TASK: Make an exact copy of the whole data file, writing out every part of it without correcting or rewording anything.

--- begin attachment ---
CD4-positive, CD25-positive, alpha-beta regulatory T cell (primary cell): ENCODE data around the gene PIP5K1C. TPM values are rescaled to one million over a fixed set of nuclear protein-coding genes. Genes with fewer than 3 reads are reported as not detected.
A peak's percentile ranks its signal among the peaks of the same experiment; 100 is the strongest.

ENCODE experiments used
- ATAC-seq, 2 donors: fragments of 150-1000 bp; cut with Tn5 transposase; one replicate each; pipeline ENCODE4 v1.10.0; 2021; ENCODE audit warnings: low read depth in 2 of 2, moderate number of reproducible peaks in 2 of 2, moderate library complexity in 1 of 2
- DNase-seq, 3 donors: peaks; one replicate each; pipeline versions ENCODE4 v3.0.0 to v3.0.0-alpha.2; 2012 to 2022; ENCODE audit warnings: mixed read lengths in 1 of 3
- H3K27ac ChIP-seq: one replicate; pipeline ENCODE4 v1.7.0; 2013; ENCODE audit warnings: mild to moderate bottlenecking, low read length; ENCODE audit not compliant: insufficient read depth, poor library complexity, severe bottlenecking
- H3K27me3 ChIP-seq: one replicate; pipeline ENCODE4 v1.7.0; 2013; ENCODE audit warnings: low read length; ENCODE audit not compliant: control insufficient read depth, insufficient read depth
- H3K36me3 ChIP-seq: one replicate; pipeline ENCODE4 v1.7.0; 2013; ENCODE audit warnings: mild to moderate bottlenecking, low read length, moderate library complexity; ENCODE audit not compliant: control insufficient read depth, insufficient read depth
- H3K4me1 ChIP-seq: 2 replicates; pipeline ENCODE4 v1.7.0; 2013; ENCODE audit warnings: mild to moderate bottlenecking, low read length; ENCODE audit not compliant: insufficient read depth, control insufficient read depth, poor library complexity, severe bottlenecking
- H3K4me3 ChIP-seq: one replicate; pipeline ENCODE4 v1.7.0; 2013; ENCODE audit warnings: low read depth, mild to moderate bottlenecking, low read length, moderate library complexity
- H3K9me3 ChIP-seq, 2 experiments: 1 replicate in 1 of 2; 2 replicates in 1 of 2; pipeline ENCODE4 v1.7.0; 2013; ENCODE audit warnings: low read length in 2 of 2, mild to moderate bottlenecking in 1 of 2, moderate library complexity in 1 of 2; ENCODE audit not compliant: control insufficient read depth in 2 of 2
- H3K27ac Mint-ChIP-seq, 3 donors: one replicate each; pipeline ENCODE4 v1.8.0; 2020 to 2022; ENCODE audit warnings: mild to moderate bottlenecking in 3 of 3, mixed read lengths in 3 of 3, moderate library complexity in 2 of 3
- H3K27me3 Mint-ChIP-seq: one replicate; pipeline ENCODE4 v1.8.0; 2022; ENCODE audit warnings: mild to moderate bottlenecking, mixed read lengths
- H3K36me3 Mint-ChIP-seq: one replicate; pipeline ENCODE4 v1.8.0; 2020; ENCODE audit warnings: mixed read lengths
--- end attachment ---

CD4-positive, CD25-positive, alpha-beta regulatory T cell (primary cell): ENCODE data around the gene PIP5K1C. TPM values are rescaled to one million over a fixed set of nuclear protein-coding genes. Genes with fewer than 3 reads are reported as not detected.
A peak's percentile ranks its signal among the peaks of the same experiment; 100 is the strongest.

ENCODE experiments used
- ATAC-seq, 2 donors: fragments of 150-1000 bp; cut with Tn5 transposase; one replicate each; pipeline ENCODE4 v1.10.0; 2021; ENCODE audit warnings: low read depth in 2 of 2, moderate number of reproducible peaks in 2 of 2, moderate library complexity in 1 of 2
- DNase-seq, 3 donors: peaks; one replicate each; pipeline versions ENCODE4 v3.0.0 to v3.0.0-alpha.2; 2012 to 2022; ENCODE audit warnings: mixed read lengths in 1 of 3
- H3K27ac ChIP-seq: one replicate; pipeline ENCODE4 v1.7.0; 2013; ENCODE audit warnings: mild to moderate bottlenecking, low read length; ENCODE audit not compliant: insufficient read depth, poor library complexity, severe bottlenecking
- H3K27me3 ChIP-seq: one replicate; pipeline ENCODE4 v1.7.0; 2013; ENCODE audit warnings: low read length; ENCODE audit not compliant: control insufficient read depth, insufficient read depth
- H3K36me3 ChIP-seq: one replicate; pipeline ENCODE4 v1.7.0; 2013; ENCODE audit warnings: mild to moderate bottlenecking, low read length, moderate library complexity; ENCODE audit not compliant: control insufficient read depth, insufficient read depth
- H3K4me1 ChIP-seq: 2 replicates; pipeline ENCODE4 v1.7.0; 2013; ENCODE audit warnings: mild to moderate bottlenecking, low read length; ENCODE audit not compliant: insufficient read depth, control insufficient read depth, poor library complexity, severe bottlenecking
- H3K4me3 ChIP-seq: one replicate; pipeline ENCODE4 v1.7.0; 2013; ENCODE audit warnings: low read depth, mild to moderate bottlenecking, low read length, moderate library complexity
- H3K9me3 ChIP-seq, 2 experiments: 1 replicate in 1 of 2; 2 replicates in 1 of 2; pipeline ENCODE4 v1.7.0; 2013; ENCODE audit warnings: low read length in 2 of 2, mild to moderate bottlenecking in 1 of 2, moderate library complexity in 1 of 2; ENCODE audit not compliant: control insufficient read depth in 2 of 2
- H3K27ac Mint-ChIP-seq, 3 donors: one replicate each; pipeline ENCODE4 v1.8.0; 2020 to 2022; ENCODE audit warnings: mild to moderate bottlenecking in 3 of 3, mixed read lengths in 3 of 3, moderate library complexity in 2 of 3
- H3K27me3 Mint-ChIP-seq: one replicate; pipeline ENCODE4 v1.8.0; 2022; ENCODE audit warnings: mild to moderate bottlenecking, mixed read lengths
- H3K36me3 Mint-ChIP-seq: one replicate; pipeline ENCODE4 v1.8.0; 2020; ENCODE audit warnings: mixed read lengths